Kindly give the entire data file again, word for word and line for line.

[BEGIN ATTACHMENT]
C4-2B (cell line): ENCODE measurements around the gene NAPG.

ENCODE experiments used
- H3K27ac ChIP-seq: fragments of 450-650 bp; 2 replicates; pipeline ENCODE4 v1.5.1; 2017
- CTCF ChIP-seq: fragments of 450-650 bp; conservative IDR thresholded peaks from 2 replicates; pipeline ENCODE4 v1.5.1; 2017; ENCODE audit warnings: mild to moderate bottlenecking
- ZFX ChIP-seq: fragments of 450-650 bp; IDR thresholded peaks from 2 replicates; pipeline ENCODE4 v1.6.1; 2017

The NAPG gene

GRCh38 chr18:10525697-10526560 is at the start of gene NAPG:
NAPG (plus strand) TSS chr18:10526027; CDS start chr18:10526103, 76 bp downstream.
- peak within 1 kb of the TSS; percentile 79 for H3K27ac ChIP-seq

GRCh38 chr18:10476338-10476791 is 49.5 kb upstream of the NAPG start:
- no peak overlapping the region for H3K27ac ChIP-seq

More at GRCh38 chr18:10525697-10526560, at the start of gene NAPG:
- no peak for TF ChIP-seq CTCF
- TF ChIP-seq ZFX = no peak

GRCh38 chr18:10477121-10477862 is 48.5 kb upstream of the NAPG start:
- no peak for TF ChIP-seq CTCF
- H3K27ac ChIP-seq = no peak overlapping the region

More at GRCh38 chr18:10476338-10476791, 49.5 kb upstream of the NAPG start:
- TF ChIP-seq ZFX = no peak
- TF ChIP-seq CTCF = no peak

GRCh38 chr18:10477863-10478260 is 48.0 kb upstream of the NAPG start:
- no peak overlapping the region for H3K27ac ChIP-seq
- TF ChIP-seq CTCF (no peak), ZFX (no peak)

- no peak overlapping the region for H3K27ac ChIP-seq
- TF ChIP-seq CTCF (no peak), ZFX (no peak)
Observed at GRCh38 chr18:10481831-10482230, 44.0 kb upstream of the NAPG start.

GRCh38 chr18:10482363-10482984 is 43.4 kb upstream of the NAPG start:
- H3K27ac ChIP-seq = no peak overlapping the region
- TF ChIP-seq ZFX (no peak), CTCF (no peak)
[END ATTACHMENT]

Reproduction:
C4-2B (cell line): ENCODE measurements around the gene NAPG.

ENCODE experiments used
- H3K27ac ChIP-seq: fragments of 450-650 bp; 2 replicates; pipeline ENCODE4 v1.5.1; 2017
- CTCF ChIP-seq: fragments of 450-650 bp; conservative IDR thresholded peaks from 2 replicates; pipeline ENCODE4 v1.5.1; 2017; ENCODE audit warnings: mild to moderate bottlenecking
- ZFX ChIP-seq: fragments of 450-650 bp; IDR thresholded peaks from 2 replicates; pipeline ENCODE4 v1.6.1; 2017

The NAPG gene

GRCh38 chr18:10525697-10526560 is at the start of gene NAPG:
NAPG (plus strand) TSS chr18:10526027; CDS start chr18:10526103, 76 bp downstream.
- peak within 1 kb of the TSS; percentile 79 for H3K27ac ChIP-seq

GRCh38 chr18:10476338-10476791 is 49.5 kb upstream of the NAPG start:
- no peak overlapping the region for H3K27ac ChIP-seq

More at GRCh38 chr18:10525697-10526560, at the start of gene NAPG:
- no peak for TF ChIP-seq CTCF
- TF ChIP-seq ZFX = no peak

GRCh38 chr18:10477121-10477862 is 48.5 kb upstream of the NAPG start:
- no peak for TF ChIP-seq CTCF
- H3K27ac ChIP-seq = no peak overlapping the region

More at GRCh38 chr18:10476338-10476791, 49.5 kb upstream of the NAPG start:
- TF ChIP-seq ZFX = no peak
- TF ChIP-seq CTCF = no peak

GRCh38 chr18:10477863-10478260 is 48.0 kb upstream of the NAPG start:
- no peak overlapping the region for H3K27ac ChIP-seq
- TF ChIP-seq CTCF (no peak), ZFX (no peak)

- no peak overlapping the region for H3K27ac ChIP-seq
- TF ChIP-seq CTCF (no peak), ZFX (no peak)
Observed at GRCh38 chr18:10481831-10482230, 44.0 kb upstream of the NAPG start.

GRCh38 chr18:10482363-10482984 is 43.4 kb upstream of the NAPG start:
- H3K27ac ChIP-seq = no peak overlapping the region
- TF ChIP-seq ZFX (no peak), CTCF (no peak)